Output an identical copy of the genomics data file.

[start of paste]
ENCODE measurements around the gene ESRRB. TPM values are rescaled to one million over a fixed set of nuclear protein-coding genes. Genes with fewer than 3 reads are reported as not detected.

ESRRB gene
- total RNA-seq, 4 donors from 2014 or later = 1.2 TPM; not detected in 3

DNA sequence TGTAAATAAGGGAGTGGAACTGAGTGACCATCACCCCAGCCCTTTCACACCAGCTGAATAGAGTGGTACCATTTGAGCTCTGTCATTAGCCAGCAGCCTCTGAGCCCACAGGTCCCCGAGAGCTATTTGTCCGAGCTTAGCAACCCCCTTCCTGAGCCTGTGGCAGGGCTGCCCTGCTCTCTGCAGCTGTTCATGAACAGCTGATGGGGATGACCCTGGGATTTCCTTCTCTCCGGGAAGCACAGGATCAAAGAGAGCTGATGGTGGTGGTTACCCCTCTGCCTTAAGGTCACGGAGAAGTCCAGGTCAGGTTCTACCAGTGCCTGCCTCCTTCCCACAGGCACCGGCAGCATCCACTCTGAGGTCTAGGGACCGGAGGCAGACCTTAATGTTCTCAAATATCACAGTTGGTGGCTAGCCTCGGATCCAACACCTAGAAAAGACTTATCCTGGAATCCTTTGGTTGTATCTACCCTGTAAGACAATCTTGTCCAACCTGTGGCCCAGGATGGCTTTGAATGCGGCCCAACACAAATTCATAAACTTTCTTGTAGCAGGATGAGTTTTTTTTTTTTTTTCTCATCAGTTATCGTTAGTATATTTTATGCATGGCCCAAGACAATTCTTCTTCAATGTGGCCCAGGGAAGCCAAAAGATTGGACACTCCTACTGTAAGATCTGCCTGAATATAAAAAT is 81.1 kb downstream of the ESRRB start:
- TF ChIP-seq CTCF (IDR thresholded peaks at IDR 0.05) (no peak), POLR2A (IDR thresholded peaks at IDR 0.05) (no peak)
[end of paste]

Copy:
ENCODE measurements around the gene ESRRB. TPM values are rescaled to one million over a fixed set of nuclear protein-coding genes. Genes with fewer than 3 reads are reported as not detected.

ESRRB gene
- total RNA-seq, 4 donors from 2014 or later = 1.2 TPM; not detected in 3

DNA sequence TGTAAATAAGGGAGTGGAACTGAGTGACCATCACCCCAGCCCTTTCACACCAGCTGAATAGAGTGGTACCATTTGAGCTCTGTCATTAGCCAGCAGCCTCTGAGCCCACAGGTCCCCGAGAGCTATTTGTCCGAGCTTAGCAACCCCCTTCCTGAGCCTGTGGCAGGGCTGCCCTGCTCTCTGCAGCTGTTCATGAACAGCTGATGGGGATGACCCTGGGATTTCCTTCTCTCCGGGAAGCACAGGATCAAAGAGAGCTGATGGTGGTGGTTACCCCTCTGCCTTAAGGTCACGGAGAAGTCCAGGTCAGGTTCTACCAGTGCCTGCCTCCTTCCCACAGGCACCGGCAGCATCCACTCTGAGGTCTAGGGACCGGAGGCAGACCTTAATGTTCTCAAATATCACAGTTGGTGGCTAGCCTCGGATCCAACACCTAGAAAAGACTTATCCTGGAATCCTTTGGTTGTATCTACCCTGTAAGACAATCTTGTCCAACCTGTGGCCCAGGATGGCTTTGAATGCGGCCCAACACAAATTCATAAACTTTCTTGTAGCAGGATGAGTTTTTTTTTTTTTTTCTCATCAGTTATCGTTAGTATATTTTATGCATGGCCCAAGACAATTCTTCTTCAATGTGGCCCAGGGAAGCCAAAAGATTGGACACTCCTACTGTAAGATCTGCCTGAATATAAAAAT is 81.1 kb downstream of the ESRRB start:
- TF ChIP-seq CTCF (IDR thresholded peaks at IDR 0.05) (no peak), POLR2A (IDR thresholded peaks at IDR 0.05) (no peak)